UU Women and Religion

... toward a new day ...

WOMUUNWEB

Globalized Spiritual Bubbles to Save Paradise: Global Sisters Groups

Dana AshrawiThe bubble is a special form in nature. A living cell can be contemplated as a bubble-like structure, enclosing protectively the important contents of its variously functioning parts. And yet the cell has an external structure through which energy and matter can pass both ways. New life is created inside the cell, which ultimately splits in two not to die but to continue living, and proving that the whole is more than the sum of its parts and that all is connected. And over time, new life evolves and becomes different life. The Global Sisters Groups were like living cells, spiritual bubbles of life creating more spiritual life, allowing ideas and energy to pass back and forth within and beyond each.

The Global Sisters Groups were an indispensable part of the Convocation. To have designed the structure of the Convocation to include time for such interaction is brilliant. I’d like to give kudos to the powerful thinking and understanding of policy making and organizational management that went into this design. The Global Sisters process for the Convocation was based on the Community Capacity-Building process developed by the UU Partner Church Council.

Read more: Globalized Spiritual Bubbles to Save Paradise: Global Sisters Groups

CEDAW Treaty Ratification Now More Hopeful

Editor’s Note: “U*U’s and nons in a vast interconnected web of purpose” (quoted from Dana Fisher Ashrawi’s poem about the Convocation in the Fall WOMUUNWEB) is already coming true! I received the first post-Convo.news item (below) just this morning from a non-U*U.

The situation in Washington DC appears more hopeful for ratification of the United Nations Convention on the Elimination of All Forms of Discrimination against Women (CEDAW) with the new Obama/Biden Administration, and the new Congress. Both the new President and Vice President are familiar with the Treaty, both having served on the Senate Foreign Relations Committee as Senators, Biden most recently as the its Chair. Senator John Kerry (D-MA), who now chairs the Committee, has always been supportive, as is Senator Barbara Boxer (D-CA), who chairs the Sub-Committee in which the Treaty rests. The Committee membership now has three women members, Senator Boxer, plus two new women Senators, Jeanne Shaheen (D-NH) and Kirsten Gillibrand (D-NY), and the Party ratio is now 11 Democrats to 8 Republicans (one still undesignated pending the outcome of the Coleman/Franken Senatorial race in Minnesota.) Ratification passage by the full Senate will require a 2/3rds (67) favorable vote.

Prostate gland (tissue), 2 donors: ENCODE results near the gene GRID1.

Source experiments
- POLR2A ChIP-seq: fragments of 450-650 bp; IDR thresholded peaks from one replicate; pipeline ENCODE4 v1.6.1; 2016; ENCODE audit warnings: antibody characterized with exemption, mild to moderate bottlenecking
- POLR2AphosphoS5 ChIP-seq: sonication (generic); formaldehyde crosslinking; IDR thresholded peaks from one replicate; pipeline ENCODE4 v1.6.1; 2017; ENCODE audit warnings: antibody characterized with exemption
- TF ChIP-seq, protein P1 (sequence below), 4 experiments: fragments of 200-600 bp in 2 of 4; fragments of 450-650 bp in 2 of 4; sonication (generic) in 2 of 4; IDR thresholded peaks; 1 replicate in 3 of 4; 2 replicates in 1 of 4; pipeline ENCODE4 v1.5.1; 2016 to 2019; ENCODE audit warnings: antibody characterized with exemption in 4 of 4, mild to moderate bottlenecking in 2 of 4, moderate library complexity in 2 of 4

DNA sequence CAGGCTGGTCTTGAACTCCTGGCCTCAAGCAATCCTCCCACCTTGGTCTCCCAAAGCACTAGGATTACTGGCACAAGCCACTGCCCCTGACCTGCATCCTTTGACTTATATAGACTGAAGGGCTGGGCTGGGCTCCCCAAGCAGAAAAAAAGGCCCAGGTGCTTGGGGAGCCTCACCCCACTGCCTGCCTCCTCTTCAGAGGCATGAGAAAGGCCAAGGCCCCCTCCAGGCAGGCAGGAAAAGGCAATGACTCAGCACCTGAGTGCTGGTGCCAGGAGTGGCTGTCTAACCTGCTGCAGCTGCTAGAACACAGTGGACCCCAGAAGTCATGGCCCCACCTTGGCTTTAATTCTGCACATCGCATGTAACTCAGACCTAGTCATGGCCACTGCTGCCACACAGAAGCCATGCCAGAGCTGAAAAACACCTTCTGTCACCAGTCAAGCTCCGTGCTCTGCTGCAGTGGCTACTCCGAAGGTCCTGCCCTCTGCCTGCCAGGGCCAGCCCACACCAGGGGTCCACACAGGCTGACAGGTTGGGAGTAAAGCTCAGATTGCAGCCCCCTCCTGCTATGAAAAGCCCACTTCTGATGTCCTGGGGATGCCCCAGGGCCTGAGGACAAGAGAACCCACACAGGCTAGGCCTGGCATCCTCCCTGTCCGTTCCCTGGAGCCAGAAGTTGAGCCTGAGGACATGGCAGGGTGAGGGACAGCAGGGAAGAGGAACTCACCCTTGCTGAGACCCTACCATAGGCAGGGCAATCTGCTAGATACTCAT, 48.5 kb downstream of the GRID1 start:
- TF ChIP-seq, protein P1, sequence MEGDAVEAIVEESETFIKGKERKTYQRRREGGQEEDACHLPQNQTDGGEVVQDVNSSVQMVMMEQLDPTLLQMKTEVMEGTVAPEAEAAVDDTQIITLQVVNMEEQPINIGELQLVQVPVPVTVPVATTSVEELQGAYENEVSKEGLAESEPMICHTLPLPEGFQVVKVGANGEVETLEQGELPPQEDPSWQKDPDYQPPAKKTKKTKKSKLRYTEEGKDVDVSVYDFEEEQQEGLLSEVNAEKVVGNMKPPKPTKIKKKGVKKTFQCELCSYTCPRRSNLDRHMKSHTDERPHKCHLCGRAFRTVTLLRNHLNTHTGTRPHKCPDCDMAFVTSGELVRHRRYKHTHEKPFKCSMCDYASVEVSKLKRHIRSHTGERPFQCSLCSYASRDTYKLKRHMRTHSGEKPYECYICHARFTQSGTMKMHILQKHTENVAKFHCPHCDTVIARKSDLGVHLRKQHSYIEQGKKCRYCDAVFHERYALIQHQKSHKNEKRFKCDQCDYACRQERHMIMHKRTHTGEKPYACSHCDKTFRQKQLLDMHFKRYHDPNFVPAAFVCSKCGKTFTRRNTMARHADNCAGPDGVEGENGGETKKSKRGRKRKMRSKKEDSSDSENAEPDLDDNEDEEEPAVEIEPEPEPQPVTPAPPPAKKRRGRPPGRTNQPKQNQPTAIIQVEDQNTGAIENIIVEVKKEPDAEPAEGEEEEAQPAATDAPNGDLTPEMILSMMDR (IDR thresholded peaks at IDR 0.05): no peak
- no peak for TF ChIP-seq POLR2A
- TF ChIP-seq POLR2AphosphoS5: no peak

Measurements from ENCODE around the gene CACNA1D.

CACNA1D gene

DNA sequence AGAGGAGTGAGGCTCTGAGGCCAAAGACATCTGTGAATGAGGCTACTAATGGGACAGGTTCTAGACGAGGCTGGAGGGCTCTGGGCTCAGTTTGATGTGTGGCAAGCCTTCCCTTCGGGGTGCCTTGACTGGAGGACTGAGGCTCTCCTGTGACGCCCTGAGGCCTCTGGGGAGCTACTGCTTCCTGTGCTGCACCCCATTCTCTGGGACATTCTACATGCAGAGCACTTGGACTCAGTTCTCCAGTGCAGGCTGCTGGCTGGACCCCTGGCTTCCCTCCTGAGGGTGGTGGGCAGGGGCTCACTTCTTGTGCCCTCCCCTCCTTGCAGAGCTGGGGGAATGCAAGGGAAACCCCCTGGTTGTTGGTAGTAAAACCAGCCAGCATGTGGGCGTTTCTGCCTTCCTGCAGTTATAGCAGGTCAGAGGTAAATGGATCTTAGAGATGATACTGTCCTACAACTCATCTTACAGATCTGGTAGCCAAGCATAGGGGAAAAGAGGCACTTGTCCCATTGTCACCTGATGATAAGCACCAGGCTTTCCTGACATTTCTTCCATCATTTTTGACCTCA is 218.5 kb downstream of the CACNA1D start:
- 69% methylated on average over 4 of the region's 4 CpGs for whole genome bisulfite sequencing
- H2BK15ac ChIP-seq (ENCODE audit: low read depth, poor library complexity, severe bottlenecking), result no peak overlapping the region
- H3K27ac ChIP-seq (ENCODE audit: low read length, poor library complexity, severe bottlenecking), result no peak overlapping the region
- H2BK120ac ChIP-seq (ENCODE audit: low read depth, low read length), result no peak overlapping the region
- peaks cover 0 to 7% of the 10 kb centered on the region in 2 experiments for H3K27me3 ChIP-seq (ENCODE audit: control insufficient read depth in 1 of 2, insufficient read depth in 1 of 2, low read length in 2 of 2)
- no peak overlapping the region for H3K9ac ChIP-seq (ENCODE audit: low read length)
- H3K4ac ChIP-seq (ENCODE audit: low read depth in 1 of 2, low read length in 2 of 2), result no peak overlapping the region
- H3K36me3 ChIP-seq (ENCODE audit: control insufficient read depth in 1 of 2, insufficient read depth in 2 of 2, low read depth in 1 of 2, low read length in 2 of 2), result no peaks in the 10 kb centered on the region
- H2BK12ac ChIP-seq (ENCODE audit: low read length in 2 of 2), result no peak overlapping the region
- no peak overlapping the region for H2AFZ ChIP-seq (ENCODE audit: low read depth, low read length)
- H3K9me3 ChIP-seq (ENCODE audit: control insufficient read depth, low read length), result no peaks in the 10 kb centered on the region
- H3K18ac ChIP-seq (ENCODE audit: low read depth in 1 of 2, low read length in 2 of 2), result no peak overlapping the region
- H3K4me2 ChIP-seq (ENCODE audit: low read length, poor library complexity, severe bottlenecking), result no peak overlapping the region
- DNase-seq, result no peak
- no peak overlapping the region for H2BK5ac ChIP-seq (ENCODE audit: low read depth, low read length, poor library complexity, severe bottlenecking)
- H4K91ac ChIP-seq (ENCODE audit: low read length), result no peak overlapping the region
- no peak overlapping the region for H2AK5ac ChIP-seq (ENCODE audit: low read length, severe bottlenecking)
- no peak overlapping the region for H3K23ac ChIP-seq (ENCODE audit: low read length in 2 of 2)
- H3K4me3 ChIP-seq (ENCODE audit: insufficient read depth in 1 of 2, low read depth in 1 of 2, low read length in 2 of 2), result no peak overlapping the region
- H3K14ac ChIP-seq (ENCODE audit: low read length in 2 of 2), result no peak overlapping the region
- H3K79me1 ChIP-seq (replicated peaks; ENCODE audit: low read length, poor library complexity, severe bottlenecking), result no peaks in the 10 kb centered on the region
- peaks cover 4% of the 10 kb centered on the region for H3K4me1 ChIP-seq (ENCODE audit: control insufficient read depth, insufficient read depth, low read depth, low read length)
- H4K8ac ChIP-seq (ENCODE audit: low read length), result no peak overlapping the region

Read more: CEDAW Treaty Ratification Now More Hopeful

Who We Are and What We Desire

Dr Misty SheehanThe UUA has been our stalwart supporter and our challenge as we bring women and religion concerns and goals into the Unitarian Universalist system of religion. With changes in the UUA that have recently occurred, UU Women and Religion (W/R) needs to look at what our role will be under the new affiliates' changes.

UU Women and Religion is not an official organization of the UUA, but falls under the category of being recognized as a part of the UU faith tradition. W/R is a free, associated group. Along with a large number of previously UUA affiliated groups, we are no longer given slots for workshops at General Assembly, and must pay more for booth space, crimping and cramping our previous style (in recent years) of having a strong General Assembly appearance.

Read more: Who We Are and What We Desire

My International Convocation Experience

Helen PopenoeMy International Convocation of Unitarian*Universalist Women experience was similar to my participation in fifteen UUA General Assemblies (GA). I even got my photo in the “UU World”, voting at a Ft. Lauderdale GA plenary session. Gini Courter, as our UUA Moderator, was handling that plenary process. The women’s Convocation had a small group decision making process that Gini, also, handled. Like GA, the Convocation honored the enabling, feminist work of a Right Relations Committee, there to help us all correct insensitive mistakes in our behavior at the podium and, personally, toward one another.

My same GA exhaustion happened because I couldn’t miss the valuable speakers and activities that were so well planned for us. I was in Patricia Montley’s play reading of her “Persephone’s Journey: A Rite of Spring.” The only free time we could rehearse was from 10 PM to midnight! I’m an up-with-dawn early bird! The whole Convocation was well worth my extra effort. How could I help not doing so? The activities and presentations tied together, so well, in supporting the Convocation theme for building a strong network of partnerships around the world. The presenters consciously built on the thinking in presentations that went before. The remarkable clarity and intelligence (including the emotional and intuitive intelligences) of the speakers, questioners and small group participants continually brought me new insights to which I could connect new ideas.

Read more: My International Convocation Experience